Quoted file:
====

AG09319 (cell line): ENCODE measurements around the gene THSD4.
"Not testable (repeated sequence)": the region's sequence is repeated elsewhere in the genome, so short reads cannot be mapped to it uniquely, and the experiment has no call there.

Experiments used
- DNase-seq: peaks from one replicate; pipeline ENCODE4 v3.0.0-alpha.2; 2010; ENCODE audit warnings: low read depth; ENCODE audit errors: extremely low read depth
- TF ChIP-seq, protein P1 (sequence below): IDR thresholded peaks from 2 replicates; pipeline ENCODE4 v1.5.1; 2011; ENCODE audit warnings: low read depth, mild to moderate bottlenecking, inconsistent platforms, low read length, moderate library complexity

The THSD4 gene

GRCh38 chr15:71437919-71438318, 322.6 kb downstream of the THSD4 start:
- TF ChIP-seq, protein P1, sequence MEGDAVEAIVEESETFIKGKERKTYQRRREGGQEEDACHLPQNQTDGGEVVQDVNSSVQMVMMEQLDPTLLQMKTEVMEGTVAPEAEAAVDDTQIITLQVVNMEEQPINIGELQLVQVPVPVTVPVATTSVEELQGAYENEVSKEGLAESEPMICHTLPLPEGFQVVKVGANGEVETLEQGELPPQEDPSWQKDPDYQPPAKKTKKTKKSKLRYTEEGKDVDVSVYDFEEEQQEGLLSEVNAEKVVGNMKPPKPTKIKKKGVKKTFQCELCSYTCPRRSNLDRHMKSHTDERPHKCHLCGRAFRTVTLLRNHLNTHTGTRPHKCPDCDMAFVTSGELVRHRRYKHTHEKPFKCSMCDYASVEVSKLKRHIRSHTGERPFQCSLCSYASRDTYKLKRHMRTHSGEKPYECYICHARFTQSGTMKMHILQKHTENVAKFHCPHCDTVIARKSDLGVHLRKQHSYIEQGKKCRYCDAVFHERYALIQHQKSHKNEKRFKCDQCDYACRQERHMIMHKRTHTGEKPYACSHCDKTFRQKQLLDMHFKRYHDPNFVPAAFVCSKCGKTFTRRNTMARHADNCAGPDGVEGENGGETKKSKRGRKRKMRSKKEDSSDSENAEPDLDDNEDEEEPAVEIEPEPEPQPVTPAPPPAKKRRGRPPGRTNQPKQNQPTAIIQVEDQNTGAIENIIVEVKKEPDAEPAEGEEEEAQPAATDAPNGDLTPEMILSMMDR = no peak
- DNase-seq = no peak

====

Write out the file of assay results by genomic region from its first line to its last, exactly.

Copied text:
AG09319 (cell line): ENCODE measurements around the gene THSD4.
"Not testable (repeated sequence)": the region's sequence is repeated elsewhere in the genome, so short reads cannot be mapped to it uniquely, and the experiment has no call there.

Experiments used
- DNase-seq: peaks from one replicate; pipeline ENCODE4 v3.0.0-alpha.2; 2010; ENCODE audit warnings: low read depth; ENCODE audit errors: extremely low read depth
- TF ChIP-seq, protein P1 (sequence below): IDR thresholded peaks from 2 replicates; pipeline ENCODE4 v1.5.1; 2011; ENCODE audit warnings: low read depth, mild to moderate bottlenecking, inconsistent platforms, low read length, moderate library complexity

The THSD4 gene

GRCh38 chr15:71437919-71438318, 322.6 kb downstream of the THSD4 start:
- TF ChIP-seq, protein P1, sequence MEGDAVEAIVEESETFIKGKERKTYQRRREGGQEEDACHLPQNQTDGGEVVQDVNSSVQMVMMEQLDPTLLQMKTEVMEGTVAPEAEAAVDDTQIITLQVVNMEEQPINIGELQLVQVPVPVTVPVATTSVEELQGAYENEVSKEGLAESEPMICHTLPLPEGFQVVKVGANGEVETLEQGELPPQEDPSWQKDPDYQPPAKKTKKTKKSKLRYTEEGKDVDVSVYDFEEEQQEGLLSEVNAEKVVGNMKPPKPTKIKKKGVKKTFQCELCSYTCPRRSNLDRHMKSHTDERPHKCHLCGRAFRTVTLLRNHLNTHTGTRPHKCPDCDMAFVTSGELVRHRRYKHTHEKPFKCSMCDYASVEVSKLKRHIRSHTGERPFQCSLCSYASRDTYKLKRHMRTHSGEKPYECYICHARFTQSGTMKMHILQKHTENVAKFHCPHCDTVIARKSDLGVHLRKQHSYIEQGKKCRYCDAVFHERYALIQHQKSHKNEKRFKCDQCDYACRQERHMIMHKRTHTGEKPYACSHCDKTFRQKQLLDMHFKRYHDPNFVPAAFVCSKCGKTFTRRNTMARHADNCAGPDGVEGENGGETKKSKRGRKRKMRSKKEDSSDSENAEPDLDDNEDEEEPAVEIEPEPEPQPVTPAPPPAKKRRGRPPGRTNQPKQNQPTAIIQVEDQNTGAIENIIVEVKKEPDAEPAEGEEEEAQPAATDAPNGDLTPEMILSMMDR = no peak
- DNase-seq = no peak